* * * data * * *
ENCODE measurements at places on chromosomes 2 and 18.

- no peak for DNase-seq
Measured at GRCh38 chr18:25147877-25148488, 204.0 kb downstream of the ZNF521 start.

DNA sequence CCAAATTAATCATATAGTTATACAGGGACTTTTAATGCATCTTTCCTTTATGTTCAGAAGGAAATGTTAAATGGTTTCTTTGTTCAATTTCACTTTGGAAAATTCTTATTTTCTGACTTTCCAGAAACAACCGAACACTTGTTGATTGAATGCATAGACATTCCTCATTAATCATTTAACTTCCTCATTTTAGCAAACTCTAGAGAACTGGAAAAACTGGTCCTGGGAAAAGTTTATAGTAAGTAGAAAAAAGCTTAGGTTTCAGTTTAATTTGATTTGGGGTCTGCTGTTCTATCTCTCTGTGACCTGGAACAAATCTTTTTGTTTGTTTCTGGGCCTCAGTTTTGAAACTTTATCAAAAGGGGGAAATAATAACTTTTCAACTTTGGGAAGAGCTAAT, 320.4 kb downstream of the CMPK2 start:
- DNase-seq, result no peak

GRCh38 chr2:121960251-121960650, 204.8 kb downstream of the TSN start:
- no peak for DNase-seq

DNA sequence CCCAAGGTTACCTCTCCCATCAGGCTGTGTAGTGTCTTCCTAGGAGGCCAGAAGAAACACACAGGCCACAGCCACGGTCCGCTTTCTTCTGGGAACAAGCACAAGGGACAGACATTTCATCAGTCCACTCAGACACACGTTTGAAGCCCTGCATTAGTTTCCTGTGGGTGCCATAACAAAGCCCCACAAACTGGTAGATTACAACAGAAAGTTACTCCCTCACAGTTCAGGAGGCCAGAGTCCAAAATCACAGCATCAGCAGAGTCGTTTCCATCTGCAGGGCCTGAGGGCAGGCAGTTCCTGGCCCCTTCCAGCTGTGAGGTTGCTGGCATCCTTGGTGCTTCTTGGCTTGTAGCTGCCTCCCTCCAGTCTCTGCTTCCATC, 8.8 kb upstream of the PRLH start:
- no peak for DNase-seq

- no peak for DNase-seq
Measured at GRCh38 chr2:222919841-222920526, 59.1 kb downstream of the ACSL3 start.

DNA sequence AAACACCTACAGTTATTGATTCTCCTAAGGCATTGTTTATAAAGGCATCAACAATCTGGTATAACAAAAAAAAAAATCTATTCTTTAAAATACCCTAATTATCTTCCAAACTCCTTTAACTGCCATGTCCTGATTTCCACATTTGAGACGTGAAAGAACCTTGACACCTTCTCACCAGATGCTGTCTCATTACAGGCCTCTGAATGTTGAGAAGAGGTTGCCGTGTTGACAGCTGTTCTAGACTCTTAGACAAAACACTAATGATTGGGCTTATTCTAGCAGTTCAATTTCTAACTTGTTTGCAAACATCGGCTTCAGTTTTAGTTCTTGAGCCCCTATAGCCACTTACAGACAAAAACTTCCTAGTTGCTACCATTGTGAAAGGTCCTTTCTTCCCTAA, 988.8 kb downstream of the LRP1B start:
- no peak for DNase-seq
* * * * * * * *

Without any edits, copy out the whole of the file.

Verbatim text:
ENCODE measurements at places on chromosomes 2 and 18.

- no peak for DNase-seq
Measured at GRCh38 chr18:25147877-25148488, 204.0 kb downstream of the ZNF521 start.

DNA sequence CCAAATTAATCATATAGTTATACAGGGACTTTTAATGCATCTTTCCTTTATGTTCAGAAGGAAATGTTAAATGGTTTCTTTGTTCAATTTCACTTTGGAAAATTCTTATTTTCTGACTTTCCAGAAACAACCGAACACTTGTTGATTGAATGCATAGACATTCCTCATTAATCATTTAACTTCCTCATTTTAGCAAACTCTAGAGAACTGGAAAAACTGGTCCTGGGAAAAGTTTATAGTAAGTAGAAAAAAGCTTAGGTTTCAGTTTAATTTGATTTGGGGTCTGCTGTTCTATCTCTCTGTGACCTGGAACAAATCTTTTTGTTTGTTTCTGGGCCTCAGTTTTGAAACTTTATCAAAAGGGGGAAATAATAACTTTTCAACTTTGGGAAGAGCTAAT, 320.4 kb downstream of the CMPK2 start:
- DNase-seq, result no peak

GRCh38 chr2:121960251-121960650, 204.8 kb downstream of the TSN start:
- no peak for DNase-seq

DNA sequence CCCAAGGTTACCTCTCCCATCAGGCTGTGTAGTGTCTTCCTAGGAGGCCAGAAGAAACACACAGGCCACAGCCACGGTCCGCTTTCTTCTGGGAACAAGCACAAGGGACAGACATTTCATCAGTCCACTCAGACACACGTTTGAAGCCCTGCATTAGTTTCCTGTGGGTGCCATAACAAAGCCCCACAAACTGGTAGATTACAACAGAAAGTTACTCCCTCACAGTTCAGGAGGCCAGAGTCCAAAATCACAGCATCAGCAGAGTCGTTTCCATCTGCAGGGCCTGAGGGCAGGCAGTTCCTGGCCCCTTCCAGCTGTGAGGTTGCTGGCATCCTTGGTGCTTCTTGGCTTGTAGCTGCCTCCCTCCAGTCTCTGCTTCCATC, 8.8 kb upstream of the PRLH start:
- no peak for DNase-seq

- no peak for DNase-seq
Measured at GRCh38 chr2:222919841-222920526, 59.1 kb downstream of the ACSL3 start.

DNA sequence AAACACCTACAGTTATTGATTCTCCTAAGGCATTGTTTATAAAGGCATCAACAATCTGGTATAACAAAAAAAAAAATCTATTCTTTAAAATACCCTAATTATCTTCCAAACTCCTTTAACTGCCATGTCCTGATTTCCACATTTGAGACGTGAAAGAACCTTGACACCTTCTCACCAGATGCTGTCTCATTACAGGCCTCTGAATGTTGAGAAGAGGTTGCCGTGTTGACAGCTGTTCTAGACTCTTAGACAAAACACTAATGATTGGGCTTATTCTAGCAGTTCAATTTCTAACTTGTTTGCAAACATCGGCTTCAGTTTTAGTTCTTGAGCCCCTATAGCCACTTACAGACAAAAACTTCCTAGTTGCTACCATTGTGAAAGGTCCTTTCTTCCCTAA, 988.8 kb downstream of the LRP1B start:
- no peak for DNase-seq